weekly weekly report : on time for once (developing)

It’s time once again for the weekly weekly reader feature, still in tabular format, but posted in a somewhat timely fashion. This week’s edition (temporarily) sacrifices appropriate linking for promptness and a more general overview (if you want a list of all the articles, the tables of contents are [/will be] online. The URLs will be added in as they become available, but isn’t the point of the weeklies to get your hands dirty by reading the paper version?

major topics
Remember last week’s
w.w.r., which tried to predict the hot summer storylines? It looks like
the big two are still in action this week — major player height
restrictions and regular undercurrent religion (News [#, #] and Last Days [#]) show up throughout the front of the book. Rather than relying on side-by-side comparisons on local
weblogs, this time the Stranger
takes on the Weekly’s
anti-density position with a full page smackdown. [#] Most enlightening
fact: Knute “Mossback” [wtf?] Berger is actually from Kirkland. Although this weblog
doesn’t have an “editor” or any “official opinions” the general
consensus at this week’s “editorial meeting/happy hour” was that
Broadway is in need of something more than ugly abandoned grocery
stores and faltering novelty shops; so bring on the mid-rises.
Regarding the Weekly’s central
complaint about the [theoretical] New Yorkification of Seattle, that
doesn’t exactly sound like the worst fate ever.
This week’s issue is highly
focused on blurbs. With a huge feature about things to do in the summer [#] (some of which don’t involve buying things [from advertisers]),
previews of summer books, previews of summer movies, rundowns of items
in the news and on the internet, this issue of the 54 SPJ Award Winning
perfects the art of  quickly-readable concise content advertised with a typically salacious cover headline (Global Warming Guide!). In addition
to all of the suggestions and short interviews with warm weather
experts, there’s a calendar of all of the festival type things that
seem to crop up to claim most summer weekends. This issue always
reminds me of my first summer in Seattle, in which I saved the guide
with the idea that I’d actually do some of the suggestions. Ah, the
optimism of youth . . .
other gems
Although both papers
cover the new Sleater-Kinney album (and their upcoming show at the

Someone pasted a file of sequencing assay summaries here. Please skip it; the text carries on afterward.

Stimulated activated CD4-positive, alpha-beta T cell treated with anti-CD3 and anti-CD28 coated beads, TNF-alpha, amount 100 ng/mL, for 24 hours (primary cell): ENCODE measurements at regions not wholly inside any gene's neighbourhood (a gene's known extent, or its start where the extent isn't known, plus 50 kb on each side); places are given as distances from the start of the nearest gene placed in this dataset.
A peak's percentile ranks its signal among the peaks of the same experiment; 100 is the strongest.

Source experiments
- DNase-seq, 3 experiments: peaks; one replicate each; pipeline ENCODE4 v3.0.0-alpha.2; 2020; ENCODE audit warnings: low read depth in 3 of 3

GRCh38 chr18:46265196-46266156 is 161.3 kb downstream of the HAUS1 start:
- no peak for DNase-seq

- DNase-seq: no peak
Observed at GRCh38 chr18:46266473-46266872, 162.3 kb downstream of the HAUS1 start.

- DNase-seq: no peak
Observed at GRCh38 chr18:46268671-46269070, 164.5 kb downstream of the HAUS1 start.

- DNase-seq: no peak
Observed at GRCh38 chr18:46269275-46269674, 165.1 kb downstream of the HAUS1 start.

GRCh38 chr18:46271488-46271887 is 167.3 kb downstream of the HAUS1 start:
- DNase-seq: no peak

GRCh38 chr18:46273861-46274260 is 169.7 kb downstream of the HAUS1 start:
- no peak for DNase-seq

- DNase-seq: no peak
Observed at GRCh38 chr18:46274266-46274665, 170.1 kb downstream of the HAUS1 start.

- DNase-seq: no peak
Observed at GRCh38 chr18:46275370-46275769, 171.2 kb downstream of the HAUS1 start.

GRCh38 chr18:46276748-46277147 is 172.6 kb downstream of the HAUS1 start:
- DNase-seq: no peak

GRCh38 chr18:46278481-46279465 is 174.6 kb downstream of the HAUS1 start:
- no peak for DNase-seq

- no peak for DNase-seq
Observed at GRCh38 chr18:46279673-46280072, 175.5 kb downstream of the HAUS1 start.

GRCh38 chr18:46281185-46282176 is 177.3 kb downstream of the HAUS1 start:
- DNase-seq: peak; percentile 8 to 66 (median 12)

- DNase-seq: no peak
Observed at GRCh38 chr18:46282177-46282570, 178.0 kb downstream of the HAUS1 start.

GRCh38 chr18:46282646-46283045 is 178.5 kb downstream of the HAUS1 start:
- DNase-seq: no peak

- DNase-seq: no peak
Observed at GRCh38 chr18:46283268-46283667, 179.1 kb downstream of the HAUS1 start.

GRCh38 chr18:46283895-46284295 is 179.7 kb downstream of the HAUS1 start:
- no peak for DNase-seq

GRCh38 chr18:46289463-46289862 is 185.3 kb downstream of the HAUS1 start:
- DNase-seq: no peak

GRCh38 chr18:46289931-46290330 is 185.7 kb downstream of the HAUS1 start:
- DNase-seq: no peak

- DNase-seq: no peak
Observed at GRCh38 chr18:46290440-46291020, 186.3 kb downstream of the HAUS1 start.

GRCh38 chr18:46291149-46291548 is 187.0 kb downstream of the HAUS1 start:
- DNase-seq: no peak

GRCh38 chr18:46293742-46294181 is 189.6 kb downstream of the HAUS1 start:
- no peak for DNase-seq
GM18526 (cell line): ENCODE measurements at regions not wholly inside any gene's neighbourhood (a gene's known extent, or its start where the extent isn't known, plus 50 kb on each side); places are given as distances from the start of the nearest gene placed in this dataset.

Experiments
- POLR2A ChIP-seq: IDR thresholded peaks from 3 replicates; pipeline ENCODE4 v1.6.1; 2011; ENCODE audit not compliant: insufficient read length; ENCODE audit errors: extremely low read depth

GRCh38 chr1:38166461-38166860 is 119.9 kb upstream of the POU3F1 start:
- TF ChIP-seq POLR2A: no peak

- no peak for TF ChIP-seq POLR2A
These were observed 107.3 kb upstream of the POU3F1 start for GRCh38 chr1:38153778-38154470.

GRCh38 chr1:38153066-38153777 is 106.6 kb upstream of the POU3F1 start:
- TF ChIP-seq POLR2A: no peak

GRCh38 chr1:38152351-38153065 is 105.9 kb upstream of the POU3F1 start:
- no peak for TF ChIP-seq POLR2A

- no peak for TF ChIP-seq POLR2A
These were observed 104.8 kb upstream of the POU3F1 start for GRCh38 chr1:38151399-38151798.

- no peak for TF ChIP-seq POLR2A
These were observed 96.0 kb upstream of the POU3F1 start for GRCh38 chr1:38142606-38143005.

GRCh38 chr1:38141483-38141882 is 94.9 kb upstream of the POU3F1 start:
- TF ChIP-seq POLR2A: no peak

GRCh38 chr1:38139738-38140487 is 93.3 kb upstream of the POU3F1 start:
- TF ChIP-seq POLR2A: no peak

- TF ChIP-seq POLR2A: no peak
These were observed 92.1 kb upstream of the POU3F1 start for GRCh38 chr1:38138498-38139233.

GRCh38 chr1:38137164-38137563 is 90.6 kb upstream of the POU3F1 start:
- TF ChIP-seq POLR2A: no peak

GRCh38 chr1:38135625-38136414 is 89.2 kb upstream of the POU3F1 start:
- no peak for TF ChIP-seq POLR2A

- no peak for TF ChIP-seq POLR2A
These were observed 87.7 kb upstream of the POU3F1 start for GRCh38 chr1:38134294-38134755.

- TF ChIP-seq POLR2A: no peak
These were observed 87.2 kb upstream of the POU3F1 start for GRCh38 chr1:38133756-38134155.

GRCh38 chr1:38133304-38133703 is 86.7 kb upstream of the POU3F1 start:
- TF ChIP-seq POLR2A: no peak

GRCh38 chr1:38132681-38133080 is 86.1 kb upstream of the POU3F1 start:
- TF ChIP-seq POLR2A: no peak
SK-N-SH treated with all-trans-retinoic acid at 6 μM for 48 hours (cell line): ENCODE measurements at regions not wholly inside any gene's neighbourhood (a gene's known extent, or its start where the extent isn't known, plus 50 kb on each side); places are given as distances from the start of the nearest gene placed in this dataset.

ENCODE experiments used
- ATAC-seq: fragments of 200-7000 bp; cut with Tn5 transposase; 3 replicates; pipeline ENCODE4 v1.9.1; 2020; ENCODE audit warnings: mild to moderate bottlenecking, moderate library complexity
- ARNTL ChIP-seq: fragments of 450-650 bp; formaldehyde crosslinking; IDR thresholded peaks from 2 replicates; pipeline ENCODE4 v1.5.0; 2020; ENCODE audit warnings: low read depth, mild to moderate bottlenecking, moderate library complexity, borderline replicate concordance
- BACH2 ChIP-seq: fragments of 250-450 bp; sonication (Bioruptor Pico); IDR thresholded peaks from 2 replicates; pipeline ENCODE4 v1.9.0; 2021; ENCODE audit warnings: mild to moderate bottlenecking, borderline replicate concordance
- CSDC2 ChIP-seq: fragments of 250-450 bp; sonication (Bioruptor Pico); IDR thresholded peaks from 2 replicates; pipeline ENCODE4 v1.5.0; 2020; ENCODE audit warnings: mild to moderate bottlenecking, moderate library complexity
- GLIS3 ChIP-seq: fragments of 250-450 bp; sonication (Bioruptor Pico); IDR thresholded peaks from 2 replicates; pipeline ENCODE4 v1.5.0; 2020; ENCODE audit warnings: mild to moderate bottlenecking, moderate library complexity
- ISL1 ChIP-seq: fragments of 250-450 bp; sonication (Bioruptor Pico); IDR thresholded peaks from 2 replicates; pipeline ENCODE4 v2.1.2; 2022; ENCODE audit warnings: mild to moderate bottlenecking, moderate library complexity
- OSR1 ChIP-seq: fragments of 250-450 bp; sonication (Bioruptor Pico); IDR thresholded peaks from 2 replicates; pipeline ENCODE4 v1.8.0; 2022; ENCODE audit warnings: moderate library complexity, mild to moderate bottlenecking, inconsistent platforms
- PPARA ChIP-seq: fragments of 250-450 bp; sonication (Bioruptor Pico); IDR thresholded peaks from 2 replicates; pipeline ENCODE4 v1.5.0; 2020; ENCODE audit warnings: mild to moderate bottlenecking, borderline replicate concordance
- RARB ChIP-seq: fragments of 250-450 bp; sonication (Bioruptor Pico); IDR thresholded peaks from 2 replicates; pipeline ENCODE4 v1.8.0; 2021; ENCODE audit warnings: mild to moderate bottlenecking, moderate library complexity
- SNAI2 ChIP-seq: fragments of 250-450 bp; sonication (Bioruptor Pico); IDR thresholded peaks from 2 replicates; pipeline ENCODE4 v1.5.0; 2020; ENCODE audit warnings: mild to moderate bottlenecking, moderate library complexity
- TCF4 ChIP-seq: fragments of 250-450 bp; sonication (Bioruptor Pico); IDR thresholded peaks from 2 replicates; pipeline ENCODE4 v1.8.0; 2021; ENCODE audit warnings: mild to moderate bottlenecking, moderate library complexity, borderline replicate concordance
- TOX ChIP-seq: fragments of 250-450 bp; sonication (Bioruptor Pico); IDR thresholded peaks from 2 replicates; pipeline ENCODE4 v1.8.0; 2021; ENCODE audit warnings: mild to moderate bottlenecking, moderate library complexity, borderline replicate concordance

Moore on Tuesday), the Stranger
includes a really nice, moderately-lengthy profile. Hannah Levin made
the journey to Portland to hang out with the band and returned with an
insightful and personal account of the decade old [!] iconic Northwest
group. [#]
article about the strip club moratorium profiles the trials and
tribulations of “the 87-year-old godfather of nude dancing” [#]; a preview
of why this year’s drought might not be as bad as the 2001 version
(better planning and more conservation) [#]; and an expose about how
wildfires are bad for fish [#] (and you thought the water kept them safe!).
overlapping picks?
Once again, no overlapping
picks between “the Stranger Suggests” [#] and “SW This Week” [#] Those looking
for consensus to plan their agendas are out of luck. However, if you’re
having trouble deciding which paper’s recommendations are best for you,
remember that the Seattle Weekly recommends
the four-day Folklife Festival. Figure out whether you’re a person who
avoids Seattle Center like the plague on Memorial Day Weekend and do
the math.
(some) weblogs mentioned
Sound Politics
the Stranger Blog
other things noticed
are a lot of really good shows this weekend, although many of them
conflict with Sasquatch (which
might be good news for those of you not making the journey East for the
picturesque and packed-full-of goodness festival); but not Architecture
In Helsinki (the “Australian Belle & Sebastian”), who, contrary to the Stranger’s “Poster of the Week” [#]
are playing on Monday the 30th and not Saturday the 30th. Finally,
skimming the music sections, I’m wondering if Aqua___ is the new ___ Snakes
for band names? Please discuss.

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